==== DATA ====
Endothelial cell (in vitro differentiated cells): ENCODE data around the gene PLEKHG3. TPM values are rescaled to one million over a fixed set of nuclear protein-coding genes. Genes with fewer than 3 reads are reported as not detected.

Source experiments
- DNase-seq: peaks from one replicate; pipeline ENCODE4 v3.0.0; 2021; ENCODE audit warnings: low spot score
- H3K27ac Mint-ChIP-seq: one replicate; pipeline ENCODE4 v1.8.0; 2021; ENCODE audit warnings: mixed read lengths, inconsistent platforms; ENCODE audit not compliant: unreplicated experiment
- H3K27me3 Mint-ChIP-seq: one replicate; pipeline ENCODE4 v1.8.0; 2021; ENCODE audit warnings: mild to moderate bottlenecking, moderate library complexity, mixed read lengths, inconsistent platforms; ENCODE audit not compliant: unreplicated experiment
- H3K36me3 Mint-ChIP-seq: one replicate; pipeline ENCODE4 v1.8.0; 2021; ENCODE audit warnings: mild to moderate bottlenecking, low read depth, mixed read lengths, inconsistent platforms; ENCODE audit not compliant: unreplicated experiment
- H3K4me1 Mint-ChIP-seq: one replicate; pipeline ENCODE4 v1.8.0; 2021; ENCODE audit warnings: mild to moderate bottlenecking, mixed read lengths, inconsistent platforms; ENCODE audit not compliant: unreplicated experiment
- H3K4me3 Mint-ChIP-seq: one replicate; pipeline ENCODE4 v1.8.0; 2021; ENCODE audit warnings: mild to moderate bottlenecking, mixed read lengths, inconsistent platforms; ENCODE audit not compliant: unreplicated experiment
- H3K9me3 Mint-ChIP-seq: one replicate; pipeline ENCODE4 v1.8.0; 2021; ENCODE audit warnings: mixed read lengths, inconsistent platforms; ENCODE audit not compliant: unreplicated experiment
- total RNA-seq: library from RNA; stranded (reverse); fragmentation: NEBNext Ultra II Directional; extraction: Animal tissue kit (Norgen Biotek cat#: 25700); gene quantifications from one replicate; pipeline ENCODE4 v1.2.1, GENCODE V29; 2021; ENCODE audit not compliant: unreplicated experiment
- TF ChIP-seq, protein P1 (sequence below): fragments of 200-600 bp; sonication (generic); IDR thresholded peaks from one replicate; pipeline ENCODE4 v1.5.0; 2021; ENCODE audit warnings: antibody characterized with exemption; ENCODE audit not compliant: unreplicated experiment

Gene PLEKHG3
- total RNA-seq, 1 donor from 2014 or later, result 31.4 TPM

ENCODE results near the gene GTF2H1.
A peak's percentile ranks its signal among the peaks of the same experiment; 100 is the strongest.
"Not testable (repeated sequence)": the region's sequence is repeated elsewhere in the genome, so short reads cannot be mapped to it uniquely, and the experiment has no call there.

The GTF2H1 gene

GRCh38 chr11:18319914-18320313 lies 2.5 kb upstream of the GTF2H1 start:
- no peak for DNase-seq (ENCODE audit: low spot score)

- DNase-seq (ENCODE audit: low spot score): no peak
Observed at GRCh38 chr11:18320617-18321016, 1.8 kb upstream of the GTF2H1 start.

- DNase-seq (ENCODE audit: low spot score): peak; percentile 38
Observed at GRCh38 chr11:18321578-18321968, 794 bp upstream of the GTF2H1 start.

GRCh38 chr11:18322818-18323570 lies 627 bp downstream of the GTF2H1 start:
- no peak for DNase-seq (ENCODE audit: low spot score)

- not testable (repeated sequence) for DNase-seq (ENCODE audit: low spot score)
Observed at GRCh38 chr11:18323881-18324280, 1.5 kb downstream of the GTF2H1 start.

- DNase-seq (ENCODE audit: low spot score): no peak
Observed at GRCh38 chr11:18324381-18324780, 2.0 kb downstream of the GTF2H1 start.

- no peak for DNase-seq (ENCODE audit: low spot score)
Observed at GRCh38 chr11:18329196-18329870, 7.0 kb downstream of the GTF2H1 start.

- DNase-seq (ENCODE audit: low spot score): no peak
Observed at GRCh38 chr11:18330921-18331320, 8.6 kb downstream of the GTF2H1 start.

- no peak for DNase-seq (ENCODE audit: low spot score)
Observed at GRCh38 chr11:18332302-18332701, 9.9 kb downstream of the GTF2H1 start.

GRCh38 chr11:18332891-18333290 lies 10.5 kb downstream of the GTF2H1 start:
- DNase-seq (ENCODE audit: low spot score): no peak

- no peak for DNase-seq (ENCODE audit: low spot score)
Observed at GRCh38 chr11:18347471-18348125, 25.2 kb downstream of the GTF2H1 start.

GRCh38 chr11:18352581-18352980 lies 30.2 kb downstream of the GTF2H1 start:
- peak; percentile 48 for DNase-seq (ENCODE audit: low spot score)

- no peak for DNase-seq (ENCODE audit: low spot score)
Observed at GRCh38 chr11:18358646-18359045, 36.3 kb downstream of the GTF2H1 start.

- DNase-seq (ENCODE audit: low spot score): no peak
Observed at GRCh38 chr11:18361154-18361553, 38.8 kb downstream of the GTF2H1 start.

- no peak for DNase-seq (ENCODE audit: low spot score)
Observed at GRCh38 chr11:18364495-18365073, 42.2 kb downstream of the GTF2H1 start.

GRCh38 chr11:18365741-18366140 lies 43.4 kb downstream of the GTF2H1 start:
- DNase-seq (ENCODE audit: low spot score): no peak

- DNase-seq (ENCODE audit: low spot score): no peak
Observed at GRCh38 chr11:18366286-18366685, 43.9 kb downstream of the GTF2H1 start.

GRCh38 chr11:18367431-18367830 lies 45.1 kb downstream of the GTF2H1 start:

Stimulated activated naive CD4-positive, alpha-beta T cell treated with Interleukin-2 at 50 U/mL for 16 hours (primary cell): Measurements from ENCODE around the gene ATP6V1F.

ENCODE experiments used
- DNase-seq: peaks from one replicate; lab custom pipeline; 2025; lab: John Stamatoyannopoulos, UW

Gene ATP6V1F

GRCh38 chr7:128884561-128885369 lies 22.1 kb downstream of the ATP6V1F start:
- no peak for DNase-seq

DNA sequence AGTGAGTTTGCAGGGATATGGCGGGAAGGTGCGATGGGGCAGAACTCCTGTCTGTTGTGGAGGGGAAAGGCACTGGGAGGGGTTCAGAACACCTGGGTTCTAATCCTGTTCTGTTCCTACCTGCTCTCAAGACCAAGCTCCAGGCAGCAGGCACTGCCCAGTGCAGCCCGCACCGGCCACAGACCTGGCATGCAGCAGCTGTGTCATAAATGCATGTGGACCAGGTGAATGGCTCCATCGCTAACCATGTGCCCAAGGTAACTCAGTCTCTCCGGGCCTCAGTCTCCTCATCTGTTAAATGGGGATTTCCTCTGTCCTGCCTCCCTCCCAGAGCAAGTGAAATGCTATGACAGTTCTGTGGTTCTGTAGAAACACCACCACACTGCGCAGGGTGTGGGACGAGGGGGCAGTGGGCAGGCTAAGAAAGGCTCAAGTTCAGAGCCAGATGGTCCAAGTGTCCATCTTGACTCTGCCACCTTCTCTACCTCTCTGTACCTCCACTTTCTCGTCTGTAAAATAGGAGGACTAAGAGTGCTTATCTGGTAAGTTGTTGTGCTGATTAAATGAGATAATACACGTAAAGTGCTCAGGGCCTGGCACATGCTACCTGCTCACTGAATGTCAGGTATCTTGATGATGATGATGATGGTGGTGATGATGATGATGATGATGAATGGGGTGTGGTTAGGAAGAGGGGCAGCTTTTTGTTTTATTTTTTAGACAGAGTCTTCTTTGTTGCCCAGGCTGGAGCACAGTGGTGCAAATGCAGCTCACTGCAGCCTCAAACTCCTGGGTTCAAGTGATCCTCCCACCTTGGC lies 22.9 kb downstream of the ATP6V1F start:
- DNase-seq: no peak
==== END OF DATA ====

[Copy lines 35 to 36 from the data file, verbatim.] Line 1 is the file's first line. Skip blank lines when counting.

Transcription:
Observed at GRCh38 chr11:18332302-18332701, 9.9 kb downstream of the GTF2H1 start.

GRCh38 chr11:18332891-18333290 lies 10.5 kb downstream of the GTF2H1 start: